How will immigrants fare under Obamacare? It’s complicated
Under the ACA, the majority of the state’s uninsured will be required to buy health care coverage, or face a penalty.
They can purchase an individual insurance plan on their own or from the state-administered health-insurance marketplace, the Washington Health Benefit Exchange.
Those with the lowest income — about a third — will qualify for Medicaid, the free or near-free health insurance program that will be expanded under Obamacare to deliver health care to the poorest Americans.
How and where immigrants fit into all this are questions many advocacy groups continue to unravel.
“I don’t think there’s any question the majority of immigrants will benefit from this,” said Jenny Rejeske, policy analyst for the National Immigration Law Center. “It’s going to require vigilance from advocates and people who want this to work. It’s not going to be perfect on day one.”
Mary Wood, section manager at Washington State Health Care Authority, said the rules related to immigrants’ eligibility for Medicaid under ACA haven’t changed: If their immigration status made them ineligible before the law took effect, they’ll remain ineligible.
U.S. citizens and legal permanent residents or green card holders who have been in this country for five years or longer will be treated the same as U.S.-born citizens when it comes to coverage. They can apply for Medicaid under the program’s broadened guidelines if their income is low enough.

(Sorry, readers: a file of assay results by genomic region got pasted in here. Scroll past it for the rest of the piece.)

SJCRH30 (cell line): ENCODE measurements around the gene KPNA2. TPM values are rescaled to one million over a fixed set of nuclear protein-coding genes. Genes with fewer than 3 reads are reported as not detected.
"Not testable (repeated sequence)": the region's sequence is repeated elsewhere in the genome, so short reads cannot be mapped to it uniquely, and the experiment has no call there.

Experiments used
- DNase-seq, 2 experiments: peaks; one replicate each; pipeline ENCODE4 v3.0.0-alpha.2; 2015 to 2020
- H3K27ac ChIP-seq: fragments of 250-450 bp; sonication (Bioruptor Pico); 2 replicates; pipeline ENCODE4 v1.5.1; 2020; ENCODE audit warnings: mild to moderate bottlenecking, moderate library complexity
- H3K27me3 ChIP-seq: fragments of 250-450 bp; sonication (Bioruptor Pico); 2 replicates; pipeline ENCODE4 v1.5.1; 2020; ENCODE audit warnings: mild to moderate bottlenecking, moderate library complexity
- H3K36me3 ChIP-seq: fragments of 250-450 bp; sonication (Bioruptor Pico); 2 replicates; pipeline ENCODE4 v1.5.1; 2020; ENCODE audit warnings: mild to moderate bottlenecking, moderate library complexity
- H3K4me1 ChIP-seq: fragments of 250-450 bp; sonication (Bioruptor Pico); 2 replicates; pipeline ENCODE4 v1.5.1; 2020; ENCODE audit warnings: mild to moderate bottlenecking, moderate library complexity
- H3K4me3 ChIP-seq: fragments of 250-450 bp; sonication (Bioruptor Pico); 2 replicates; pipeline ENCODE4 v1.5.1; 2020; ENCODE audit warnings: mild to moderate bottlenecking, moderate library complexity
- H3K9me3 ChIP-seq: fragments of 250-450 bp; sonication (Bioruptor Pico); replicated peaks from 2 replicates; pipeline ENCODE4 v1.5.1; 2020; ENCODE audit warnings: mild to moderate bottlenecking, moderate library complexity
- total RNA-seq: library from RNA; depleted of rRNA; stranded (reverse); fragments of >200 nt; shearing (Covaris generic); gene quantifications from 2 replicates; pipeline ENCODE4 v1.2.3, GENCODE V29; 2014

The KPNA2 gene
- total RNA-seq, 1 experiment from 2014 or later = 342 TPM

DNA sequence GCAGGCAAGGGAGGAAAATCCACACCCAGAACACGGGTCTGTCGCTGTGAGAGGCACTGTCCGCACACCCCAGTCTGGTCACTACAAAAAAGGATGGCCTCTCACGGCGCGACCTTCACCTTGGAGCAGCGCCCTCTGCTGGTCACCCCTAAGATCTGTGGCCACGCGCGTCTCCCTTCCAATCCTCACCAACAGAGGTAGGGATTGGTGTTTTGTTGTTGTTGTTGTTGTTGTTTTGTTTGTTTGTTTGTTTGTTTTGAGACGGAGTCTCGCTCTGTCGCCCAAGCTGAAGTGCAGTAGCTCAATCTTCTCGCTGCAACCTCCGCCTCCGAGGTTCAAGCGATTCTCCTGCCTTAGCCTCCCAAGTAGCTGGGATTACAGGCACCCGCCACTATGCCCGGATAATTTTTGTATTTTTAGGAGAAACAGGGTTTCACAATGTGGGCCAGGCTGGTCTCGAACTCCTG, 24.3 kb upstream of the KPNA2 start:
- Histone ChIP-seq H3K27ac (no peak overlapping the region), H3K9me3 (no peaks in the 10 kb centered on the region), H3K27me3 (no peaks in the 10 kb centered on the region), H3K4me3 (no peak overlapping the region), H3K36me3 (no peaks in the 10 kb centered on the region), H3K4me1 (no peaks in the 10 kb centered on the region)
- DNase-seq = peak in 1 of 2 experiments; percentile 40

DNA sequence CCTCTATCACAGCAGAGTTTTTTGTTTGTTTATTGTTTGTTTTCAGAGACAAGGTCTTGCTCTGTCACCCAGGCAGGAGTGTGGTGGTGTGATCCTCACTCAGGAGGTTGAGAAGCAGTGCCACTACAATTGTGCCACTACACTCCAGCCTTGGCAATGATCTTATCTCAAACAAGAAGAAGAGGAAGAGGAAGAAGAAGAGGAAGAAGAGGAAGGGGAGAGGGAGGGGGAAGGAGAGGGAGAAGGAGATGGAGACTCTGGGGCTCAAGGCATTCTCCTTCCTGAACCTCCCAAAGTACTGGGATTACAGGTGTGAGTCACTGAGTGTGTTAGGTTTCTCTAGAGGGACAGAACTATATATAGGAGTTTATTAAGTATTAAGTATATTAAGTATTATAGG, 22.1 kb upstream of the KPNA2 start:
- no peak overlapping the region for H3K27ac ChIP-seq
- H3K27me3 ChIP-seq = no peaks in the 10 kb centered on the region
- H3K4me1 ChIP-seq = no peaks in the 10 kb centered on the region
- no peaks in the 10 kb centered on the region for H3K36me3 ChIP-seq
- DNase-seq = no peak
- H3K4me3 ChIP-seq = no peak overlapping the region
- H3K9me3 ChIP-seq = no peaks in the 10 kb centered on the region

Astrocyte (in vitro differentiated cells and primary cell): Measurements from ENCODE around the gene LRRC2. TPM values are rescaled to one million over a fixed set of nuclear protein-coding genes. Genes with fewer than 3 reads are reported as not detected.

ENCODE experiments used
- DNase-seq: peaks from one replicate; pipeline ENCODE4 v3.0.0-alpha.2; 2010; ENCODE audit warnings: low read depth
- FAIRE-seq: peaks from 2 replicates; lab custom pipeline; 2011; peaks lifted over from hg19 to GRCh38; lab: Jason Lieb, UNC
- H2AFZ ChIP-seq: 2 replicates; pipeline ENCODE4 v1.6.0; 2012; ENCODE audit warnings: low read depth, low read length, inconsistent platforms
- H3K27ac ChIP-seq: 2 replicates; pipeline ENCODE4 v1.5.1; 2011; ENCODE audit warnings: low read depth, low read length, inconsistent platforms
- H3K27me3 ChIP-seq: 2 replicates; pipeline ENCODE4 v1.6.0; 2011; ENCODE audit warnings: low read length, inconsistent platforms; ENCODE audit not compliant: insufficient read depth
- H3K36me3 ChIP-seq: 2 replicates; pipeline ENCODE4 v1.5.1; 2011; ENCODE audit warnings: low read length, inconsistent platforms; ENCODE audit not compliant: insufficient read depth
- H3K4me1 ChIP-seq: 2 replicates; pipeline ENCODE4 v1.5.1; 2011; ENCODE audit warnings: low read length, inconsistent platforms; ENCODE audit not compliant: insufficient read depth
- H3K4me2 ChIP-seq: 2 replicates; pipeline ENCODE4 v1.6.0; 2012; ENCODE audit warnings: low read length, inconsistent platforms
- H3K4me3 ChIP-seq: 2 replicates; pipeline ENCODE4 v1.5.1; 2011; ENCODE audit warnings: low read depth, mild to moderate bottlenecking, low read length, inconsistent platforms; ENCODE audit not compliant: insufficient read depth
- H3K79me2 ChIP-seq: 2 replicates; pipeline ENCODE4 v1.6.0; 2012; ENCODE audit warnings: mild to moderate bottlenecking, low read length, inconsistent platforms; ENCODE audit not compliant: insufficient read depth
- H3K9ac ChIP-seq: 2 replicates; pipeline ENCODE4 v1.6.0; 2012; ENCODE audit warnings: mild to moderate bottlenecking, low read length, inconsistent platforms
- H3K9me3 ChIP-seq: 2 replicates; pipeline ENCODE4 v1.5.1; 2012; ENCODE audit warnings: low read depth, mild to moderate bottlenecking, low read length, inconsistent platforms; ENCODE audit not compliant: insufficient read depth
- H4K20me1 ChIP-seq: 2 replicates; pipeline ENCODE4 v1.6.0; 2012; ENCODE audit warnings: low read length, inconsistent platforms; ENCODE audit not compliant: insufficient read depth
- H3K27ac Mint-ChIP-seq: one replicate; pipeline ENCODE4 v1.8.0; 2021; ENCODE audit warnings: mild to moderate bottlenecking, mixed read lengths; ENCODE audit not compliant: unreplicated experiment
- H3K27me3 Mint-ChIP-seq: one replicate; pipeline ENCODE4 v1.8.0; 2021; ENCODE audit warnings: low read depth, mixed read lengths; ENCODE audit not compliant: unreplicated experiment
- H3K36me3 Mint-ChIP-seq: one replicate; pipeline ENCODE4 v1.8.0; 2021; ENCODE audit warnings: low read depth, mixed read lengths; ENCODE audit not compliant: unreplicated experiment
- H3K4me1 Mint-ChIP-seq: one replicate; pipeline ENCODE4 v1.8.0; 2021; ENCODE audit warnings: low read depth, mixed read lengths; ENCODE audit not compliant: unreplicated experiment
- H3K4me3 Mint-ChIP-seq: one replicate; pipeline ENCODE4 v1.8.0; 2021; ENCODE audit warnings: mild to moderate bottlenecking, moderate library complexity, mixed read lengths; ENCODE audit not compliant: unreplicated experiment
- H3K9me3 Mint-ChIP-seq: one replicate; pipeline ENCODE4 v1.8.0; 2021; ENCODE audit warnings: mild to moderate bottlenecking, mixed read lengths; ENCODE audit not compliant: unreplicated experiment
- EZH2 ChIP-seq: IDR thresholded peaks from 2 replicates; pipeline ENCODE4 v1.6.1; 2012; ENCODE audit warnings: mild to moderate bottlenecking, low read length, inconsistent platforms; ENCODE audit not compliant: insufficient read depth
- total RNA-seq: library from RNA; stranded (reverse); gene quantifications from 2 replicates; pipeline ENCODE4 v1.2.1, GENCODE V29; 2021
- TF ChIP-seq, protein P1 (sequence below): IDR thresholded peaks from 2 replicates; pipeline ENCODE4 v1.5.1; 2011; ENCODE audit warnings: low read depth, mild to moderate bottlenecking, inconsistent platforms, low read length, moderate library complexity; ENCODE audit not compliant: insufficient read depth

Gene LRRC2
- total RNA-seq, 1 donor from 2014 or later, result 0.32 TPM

Other types of immigrants will also qualify regardless of how long they’ve been in this country: asylum seekers and refugees, special immigrants from Iraq and Afghanistan, victims of trafficking and immigrants who served in the armed services.
They will be among an estimated 250,000 people who state officials estimate will become newly eligible under the expanded Medicaid limits for those with incomes up to 138 percent of the federal poverty level — or $15,856 for a single person.
Meanwhile, other legal immigrants — those with higher incomes or those here for fewer than five years, people temporarily in this country, such as students and work-visa holders, as well as people like Afkas — won’t qualify for Medicaid.
They may, however, purchase insurance from the exchange, using the Washington Healthplanfinder.
Those among them with incomes between 139 and 400 percent of the federal poverty level — $45,960 for a single person — will qualify for subsidies and tax credits to help cover insurance premiums.
And all low-income children, regardless of their immigration status, will be covered under any number of federal and state health care programs.
For adults in the country unlawfully, the government has little to offer.
While most undocumented immigrants work in jobs that do not provide health insurance, it is estimated that 25 percent of them do have coverage.
Still, undocumented immigrants account for about 14 percent of the state’s uninsured. And those with no coverage — an estimated 127,530 in this state — will continue to go bare.
Undocumented adult immigrants now are unable to participate in Medicaid or Medicare and that won’t change. They are also ineligible to purchase from the health exchange. But unlike most other groups, they won’t face a penalty for not having insurance.
There is coverage available for low-income women during their pregnancy — regardless of their immigration status — and like everyone else, undocumented immigrants continue to qualify for emergency care under federal law.
And those whose incomes would otherwise entitle them to Medicaid but for their immigration status can qualify for emergency Medicaid for emergent conditions, such as heart attacks.